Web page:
Mutations in this gene or its regulatory regions cause ahaptoglobinemia or hypohaptoglobinemia. This gene has also been linked to diabetic nephropathy,[6] the incidence of coronary artery disease in type 1 diabetes,[7] Crohn's disease,[8] inflammatory disease behavior, primary sclerosing cholangitis, susceptibility to idiopathic Parkinson's disease,[9] and a reduced incidence of Plasmodium falciparum malaria.[10]

Since the reticuloendothelial system will remove the haptoglobin-hemoglobin complex from the body, haptoglobin levels will be decreased in hemolytic anemias. In the process of binding hemoglobin, haptoglobin sequesters the iron within hemoglobin, preventing iron-utilizing bacteria from benefiting from hemolysis. It is theorized that, because of this, haptoglobin has evolved into an acute-phase protein. HP has a protective influence on the hemolytic kidney.[11][12]

Some studies associate certain haptoglobin phenotypes with the risk of developing schizophrenia.[13]

Test protocol

Measuring the level of haptoglobin in a patient's blood is ordered whenever a patient exhibits symptoms of anemia, such as pallor, fatigue, or shortness of breath, along with physical signs of hemolysis, such as jaundice or dark-colored urine. The test is also commonly ordered as a hemolytic anemia battery, which also includes a reticulocyte count and a peripheral blood smear. It can also be ordered along with a direct antiglobulin test when a patient is suspected of having a transfusion reaction or symptoms of autoimmune hemolytic anemia. Also, it may be ordered in conjunction with a bilirubin.


A decrease in haptoglobin can support a diagnosis of hemolytic anemia, especially when correlated with a decreased red blood cell count, hemoglobin, and hematocrit, and also an increased reticulocyte count.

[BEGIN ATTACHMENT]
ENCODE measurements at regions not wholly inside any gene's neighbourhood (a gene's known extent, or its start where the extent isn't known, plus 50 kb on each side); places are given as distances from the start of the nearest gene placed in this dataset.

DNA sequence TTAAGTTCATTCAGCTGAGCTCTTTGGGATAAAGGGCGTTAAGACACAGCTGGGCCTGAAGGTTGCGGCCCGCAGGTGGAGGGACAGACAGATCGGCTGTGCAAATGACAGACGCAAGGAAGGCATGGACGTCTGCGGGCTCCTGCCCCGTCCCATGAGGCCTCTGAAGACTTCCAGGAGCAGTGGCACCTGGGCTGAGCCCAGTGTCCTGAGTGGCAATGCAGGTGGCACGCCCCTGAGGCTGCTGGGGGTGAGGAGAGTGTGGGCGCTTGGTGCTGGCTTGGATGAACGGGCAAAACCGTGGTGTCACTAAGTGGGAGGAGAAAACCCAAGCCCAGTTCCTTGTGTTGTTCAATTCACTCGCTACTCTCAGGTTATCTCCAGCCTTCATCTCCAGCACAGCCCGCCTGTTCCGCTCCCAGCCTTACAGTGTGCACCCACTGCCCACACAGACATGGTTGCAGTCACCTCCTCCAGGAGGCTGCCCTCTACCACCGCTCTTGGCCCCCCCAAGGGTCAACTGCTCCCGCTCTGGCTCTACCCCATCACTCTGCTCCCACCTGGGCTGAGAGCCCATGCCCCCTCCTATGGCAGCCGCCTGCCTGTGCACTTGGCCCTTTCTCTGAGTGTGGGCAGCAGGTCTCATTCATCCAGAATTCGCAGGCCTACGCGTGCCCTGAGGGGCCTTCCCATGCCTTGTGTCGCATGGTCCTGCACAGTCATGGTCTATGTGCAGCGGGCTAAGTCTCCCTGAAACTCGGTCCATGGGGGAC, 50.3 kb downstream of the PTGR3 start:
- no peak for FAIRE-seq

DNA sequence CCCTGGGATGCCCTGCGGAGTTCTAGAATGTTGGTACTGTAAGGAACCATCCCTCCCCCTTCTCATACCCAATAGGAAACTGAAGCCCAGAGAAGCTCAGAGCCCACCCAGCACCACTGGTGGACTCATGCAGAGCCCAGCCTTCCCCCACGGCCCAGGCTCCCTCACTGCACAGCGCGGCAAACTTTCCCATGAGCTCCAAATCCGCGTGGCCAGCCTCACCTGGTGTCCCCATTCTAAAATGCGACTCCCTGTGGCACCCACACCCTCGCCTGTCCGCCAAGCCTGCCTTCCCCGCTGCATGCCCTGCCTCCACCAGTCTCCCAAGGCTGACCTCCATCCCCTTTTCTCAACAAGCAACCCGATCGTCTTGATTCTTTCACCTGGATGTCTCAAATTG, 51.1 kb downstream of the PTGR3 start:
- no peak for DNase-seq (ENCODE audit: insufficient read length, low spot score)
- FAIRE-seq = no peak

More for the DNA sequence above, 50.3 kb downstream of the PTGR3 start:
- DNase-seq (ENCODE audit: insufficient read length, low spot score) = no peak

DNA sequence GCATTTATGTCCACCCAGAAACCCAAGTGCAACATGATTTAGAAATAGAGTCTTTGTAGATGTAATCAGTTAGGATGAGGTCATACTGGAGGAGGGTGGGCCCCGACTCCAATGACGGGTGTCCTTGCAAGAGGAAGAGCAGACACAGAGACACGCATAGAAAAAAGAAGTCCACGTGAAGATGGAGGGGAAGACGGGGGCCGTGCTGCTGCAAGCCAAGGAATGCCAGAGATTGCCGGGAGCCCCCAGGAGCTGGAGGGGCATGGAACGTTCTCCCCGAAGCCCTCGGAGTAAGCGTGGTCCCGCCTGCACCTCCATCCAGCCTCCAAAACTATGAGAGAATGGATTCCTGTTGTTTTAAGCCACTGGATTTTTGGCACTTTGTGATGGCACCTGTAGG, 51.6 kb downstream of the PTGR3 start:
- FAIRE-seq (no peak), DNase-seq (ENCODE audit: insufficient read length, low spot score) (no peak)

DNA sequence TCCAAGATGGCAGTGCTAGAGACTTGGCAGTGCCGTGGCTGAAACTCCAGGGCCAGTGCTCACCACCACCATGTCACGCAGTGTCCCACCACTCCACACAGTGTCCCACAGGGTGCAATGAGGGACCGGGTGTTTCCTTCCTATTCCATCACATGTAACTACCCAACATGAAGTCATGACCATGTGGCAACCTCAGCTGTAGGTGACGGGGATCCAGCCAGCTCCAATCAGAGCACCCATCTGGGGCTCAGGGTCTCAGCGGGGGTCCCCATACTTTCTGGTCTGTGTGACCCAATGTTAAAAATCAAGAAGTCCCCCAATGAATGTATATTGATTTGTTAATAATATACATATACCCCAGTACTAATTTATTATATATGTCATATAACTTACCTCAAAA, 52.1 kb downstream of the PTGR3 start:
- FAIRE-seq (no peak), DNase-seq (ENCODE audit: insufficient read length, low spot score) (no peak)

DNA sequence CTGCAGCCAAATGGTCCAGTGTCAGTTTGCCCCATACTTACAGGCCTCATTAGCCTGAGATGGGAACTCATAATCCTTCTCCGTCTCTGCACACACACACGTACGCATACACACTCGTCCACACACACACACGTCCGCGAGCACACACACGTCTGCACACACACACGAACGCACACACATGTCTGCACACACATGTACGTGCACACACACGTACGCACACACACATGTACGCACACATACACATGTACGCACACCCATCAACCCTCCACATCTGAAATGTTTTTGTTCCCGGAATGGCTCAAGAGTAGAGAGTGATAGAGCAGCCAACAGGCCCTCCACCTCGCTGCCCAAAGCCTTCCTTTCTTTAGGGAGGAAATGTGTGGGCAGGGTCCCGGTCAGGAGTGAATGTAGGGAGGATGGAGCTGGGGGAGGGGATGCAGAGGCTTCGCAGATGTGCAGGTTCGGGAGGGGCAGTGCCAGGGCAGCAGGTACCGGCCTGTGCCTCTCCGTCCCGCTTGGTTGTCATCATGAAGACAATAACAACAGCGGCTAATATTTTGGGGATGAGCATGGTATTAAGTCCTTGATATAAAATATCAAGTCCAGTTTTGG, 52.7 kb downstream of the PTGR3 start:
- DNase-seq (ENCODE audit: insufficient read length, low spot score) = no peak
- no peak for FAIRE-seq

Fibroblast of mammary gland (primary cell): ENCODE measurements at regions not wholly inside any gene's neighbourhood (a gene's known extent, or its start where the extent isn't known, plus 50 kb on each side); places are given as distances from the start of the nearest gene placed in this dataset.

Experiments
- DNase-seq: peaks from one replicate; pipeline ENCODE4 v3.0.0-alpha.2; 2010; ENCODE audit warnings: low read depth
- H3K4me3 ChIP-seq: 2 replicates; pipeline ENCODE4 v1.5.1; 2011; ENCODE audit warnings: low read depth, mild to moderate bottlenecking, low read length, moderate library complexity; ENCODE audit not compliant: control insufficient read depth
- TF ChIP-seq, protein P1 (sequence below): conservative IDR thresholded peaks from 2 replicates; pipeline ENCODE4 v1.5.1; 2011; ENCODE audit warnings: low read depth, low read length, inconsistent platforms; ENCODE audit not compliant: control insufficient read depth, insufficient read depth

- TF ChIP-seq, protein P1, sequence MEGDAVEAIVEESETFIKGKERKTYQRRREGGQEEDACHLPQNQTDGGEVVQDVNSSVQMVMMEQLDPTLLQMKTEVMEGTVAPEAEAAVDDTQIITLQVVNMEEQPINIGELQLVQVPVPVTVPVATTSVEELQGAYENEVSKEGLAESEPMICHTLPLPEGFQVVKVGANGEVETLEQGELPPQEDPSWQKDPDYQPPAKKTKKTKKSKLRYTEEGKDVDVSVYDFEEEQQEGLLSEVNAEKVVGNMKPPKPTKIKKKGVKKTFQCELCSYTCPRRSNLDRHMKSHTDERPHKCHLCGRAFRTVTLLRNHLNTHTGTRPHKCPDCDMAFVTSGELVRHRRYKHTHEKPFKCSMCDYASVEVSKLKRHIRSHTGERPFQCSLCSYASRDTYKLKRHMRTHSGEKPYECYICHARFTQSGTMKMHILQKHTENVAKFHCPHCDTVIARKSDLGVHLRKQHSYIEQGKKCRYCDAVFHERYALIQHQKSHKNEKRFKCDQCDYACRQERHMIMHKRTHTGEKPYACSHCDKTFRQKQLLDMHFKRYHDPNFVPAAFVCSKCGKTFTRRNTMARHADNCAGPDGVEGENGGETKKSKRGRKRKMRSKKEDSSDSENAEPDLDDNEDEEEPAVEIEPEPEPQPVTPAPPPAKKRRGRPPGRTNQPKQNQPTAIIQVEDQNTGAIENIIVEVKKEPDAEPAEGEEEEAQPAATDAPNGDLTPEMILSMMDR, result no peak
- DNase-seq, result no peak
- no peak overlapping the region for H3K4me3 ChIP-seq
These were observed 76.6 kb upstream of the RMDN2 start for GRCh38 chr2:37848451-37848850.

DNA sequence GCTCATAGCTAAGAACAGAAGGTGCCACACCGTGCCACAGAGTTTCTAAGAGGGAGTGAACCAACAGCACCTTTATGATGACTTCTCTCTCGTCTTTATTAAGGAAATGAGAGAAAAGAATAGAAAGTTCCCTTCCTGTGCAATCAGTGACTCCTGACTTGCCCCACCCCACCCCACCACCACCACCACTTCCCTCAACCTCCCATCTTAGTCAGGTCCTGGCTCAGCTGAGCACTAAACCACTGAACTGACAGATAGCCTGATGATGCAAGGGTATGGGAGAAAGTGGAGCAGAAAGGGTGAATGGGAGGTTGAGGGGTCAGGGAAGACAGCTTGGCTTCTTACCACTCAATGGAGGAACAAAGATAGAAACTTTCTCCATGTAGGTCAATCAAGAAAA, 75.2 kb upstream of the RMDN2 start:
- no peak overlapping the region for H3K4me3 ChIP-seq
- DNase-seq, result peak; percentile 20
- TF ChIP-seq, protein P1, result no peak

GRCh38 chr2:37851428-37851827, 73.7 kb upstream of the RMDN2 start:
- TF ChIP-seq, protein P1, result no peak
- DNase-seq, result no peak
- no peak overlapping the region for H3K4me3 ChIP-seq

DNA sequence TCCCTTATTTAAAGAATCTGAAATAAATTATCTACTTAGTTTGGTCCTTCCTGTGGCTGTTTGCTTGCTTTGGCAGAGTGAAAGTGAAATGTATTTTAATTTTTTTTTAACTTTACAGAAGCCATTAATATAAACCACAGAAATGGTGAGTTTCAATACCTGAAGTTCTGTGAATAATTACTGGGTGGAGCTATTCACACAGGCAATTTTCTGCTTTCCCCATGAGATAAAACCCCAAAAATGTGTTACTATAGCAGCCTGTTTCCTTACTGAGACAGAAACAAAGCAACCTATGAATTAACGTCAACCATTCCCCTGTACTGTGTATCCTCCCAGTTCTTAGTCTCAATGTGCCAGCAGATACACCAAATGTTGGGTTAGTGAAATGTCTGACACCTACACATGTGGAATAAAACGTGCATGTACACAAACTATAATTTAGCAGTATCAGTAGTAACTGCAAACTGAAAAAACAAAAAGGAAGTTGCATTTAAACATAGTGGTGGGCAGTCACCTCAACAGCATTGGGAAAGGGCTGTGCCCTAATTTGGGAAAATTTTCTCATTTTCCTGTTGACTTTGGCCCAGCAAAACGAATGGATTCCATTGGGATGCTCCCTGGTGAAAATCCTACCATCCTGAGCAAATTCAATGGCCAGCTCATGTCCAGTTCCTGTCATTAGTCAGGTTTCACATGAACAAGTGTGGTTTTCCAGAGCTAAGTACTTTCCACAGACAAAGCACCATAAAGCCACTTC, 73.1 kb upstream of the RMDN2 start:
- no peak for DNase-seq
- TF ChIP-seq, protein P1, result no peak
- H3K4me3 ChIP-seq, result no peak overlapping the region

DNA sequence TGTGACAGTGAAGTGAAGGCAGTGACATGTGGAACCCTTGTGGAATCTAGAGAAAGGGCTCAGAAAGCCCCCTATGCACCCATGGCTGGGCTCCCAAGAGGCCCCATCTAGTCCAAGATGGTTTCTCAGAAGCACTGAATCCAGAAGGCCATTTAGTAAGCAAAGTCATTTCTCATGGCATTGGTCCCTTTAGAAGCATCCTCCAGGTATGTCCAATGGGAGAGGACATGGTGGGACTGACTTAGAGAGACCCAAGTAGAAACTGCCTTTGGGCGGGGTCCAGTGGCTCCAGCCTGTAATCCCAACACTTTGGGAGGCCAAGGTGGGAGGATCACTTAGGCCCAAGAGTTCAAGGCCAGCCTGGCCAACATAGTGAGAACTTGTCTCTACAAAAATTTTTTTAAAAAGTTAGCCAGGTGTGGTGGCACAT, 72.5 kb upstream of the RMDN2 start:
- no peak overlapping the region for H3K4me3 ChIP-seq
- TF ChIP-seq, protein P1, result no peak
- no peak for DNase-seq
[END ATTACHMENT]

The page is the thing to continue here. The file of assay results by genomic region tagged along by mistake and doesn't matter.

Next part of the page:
If the reticulocyte count is increased, but the haptoglobin level is normal, this may indicate that cellular destruction is occurring in the spleen and liver, which may indicate a drug-induced hemolysis, or a red cell dysplasia. The spleen and liver recognize an error in the red cells (either drug coating the red cell membrane or a dysfunctional red cell membrane), and destroy the cell. This type of destruction does not release hemoglobin into the peripheral blood, so the haptoglobin cannot bind to it. Thus, the haptoglobin will stay normal if the hemolysis is not severe. In severe extra-vascular hemolysis, haptoglobin levels can also be low, when large amount of hemoglobin in the reticuloendothelial system leads to transfer of free hemoglobin into plasma.[14]

If there are symptoms of anemia but both the reticulocyte count and the haptoglobin level are normal, the anemia is most likely not due to hemolysis, but instead some other error in cellular production, such as aplastic anemia

Haptoglobin levels that are decreased but do not accompany signs of anemia may indicate liver damage, as the liver is not producing enough haptoglobin to begin with.